On 24 Nov 2007 13:56:37 GMT, Marc 'BlackJack' Rintsch <bj****@gmx.net >
wrote:
(snip)
>>So::

def meth(self):
using self:
tmp = raw_input('Ente r age: ')
age = int(tmp)

becomes::

def meth(self):
using self:
self.tmp = self.raw_input( 'Enter age: ')
self.age = self.int(tmp)

Binding `tmp` unnecessarily to the object and trying to get `raw_input()`
and `int()` from the object. Ouch. :-)


Absolutely.

However, I was more thinking in terms of attributes only
Too bad : in Python, everything's an object, so 'methods' are attributes
too.
Nov 26 '07 #65
samwyse a écrit :
(snip)
>
Besides Pascal, Visual Basic also offers a 'with' statement that
behaves almost in this way. That in itself should be an indication
that the whole thing is a bad idea. ;-)
FWIW, Javascript has it too - and it's considered a BadPractice(tm) to
use it...
Nov 26 '07 #66
Ton van Vliet a écrit :
On 24 Nov 2007 16:07:18 GMT, Duncan Booth
<du**********@i nvalid.invalidw rote:

>>Ton van Vliet <sh***********@ green.meadowwro te:

>>>It would boil down to choice: explicit/speed vs implicit/readability

No, it would boil down to explicit+speed+ readability+mai ntainability vs
implicit+erro r prone.


It would not be a full fledged *implicit*, but only used in small
areas where many self's are coming together, and possibly clutter
readability (a subjective classification anyhow) and even could
degrade (code) maintainability .

In which case explicitely making local aliases is not too much work, and
way more readable.
Nov 26 '07 #67
Patrick Mullen a écrit :
(snip)
Still an unnecessary lookup on tmp though :) And it would be useless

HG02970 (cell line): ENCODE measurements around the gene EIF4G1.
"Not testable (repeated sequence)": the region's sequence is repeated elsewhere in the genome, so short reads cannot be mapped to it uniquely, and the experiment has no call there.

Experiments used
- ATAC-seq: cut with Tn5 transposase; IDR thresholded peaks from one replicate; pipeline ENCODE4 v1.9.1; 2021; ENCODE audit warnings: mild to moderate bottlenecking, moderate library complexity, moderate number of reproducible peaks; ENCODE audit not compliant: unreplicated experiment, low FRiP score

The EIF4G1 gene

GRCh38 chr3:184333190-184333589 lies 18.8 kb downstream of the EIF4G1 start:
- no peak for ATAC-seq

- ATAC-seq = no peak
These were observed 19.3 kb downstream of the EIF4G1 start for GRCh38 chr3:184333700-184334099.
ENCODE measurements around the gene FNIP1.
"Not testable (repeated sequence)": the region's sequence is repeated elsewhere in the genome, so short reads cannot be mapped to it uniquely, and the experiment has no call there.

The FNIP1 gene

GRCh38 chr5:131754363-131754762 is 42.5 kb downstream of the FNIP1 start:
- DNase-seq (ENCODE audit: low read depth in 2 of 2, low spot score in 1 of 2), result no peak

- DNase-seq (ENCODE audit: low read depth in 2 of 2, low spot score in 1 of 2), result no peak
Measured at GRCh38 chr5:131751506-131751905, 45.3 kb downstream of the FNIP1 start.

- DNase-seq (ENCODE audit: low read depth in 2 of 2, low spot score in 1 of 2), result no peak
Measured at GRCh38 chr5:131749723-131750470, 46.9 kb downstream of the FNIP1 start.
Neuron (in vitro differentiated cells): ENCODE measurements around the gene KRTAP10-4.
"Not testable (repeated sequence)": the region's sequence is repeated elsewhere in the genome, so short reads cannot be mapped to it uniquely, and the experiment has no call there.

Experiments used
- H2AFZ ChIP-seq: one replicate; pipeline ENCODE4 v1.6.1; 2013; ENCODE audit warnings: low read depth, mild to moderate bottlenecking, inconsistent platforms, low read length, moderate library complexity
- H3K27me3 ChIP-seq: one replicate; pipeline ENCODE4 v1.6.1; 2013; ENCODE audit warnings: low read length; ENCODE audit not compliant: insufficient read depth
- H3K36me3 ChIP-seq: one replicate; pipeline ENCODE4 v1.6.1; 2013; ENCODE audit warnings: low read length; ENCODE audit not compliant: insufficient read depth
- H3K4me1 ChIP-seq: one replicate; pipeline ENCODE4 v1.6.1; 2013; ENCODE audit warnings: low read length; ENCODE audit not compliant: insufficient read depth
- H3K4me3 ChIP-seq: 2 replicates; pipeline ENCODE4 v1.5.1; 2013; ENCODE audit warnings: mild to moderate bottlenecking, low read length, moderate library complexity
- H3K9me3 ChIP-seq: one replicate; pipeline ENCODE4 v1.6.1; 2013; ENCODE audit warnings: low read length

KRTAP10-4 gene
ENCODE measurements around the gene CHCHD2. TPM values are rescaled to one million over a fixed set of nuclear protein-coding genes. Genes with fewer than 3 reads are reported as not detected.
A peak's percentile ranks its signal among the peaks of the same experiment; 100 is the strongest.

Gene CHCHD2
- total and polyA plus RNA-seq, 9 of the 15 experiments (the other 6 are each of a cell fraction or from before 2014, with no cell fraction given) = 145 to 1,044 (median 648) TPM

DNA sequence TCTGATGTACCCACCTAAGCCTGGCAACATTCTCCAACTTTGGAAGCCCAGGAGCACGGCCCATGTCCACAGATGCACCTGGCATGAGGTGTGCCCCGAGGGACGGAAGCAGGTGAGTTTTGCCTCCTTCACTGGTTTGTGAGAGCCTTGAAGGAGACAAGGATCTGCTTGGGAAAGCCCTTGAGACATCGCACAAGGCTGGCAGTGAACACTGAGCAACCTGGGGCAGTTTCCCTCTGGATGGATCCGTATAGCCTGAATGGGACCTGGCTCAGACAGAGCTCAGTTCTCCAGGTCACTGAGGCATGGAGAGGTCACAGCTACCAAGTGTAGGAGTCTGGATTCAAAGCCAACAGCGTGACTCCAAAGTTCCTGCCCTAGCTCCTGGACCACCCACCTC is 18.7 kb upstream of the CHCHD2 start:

to use it for one assignment, the idea is to eliminate all the typing
with this:

self.var1 = 5
self.var2 = "a value"
self.var3 = stuff
self.var4 = [2,54,7,7]
self.var5 = "dingaling"
self.var6 = 6.4
self.var7 = 1
self.var8 = False
self.var9 = True
self.__dict__.u pdate(dict(var1 =5, var2="a value", var3 = stuff, <etc>))

Someone else ? Or are we done with this DeadHorse ?
Nov 26 '07 #68
samwyse a écrit :
(snip)
>
Actually, the chained dots are solving a completely different problem,
that of refactoring a collection of functions that use global vars
into a class.
Using globals to maintain state between functions being bad practice in
most cases, I don't see any reason to encourage it by providing some
builtin support.
Nov 26 '07 #69
On Mon, 26 Nov 2007 20:14:50 +0100, Bruno Desthuilliers
<bd************ *****@free.quel quepart.frwrote :
>However, I was more thinking in terms of attributes only

Too bad : in Python, everything's an object, so 'methods' are attributes
too.
Right, but I'm sure *you* know a way to distinguish between them (I'm
just a beginner ;-)

--
Ton
Nov 26 '07 #70